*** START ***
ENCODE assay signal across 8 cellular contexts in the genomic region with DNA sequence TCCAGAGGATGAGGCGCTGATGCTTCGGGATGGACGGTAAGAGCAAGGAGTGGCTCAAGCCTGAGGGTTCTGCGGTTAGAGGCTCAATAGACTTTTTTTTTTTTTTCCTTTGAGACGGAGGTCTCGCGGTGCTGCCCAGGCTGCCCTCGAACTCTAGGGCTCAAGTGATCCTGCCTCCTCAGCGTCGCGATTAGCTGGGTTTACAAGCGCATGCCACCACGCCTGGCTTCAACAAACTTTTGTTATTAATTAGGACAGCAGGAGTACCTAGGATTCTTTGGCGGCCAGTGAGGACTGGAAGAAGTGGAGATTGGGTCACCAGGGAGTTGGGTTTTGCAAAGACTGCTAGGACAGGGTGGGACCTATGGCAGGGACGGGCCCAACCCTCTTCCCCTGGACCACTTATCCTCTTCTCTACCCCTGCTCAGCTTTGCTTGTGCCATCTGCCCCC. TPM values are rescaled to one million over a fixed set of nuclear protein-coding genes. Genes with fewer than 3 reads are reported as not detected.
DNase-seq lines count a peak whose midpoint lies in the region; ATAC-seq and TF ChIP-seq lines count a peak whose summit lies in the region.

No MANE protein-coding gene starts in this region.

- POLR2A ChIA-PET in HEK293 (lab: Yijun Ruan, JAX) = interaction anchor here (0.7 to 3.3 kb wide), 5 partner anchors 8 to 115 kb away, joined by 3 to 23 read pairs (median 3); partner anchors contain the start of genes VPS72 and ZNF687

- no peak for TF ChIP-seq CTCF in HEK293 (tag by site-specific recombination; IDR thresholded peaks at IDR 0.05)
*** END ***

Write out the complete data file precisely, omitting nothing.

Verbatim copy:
ENCODE assay signal across 8 cellular contexts in the genomic region with DNA sequence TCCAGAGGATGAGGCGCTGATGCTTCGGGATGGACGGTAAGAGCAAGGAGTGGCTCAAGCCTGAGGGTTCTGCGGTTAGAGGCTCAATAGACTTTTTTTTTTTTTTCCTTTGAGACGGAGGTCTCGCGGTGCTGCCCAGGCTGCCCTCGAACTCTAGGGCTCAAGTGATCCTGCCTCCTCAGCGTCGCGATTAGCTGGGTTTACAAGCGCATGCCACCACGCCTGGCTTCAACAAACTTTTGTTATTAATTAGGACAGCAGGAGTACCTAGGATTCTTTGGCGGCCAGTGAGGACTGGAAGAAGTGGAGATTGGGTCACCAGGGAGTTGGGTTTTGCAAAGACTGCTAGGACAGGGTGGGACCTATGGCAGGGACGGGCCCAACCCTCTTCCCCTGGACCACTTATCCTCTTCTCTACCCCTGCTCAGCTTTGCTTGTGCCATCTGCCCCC. TPM values are rescaled to one million over a fixed set of nuclear protein-coding genes. Genes with fewer than 3 reads are reported as not detected.
DNase-seq lines count a peak whose midpoint lies in the region; ATAC-seq and TF ChIP-seq lines count a peak whose summit lies in the region.

No MANE protein-coding gene starts in this region.

- POLR2A ChIA-PET in HEK293 (lab: Yijun Ruan, JAX) = interaction anchor here (0.7 to 3.3 kb wide), 5 partner anchors 8 to 115 kb away, joined by 3 to 23 read pairs (median 3); partner anchors contain the start of genes VPS72 and ZNF687

- no peak for TF ChIP-seq CTCF in HEK293 (tag by site-specific recombination; IDR thresholded peaks at IDR 0.05)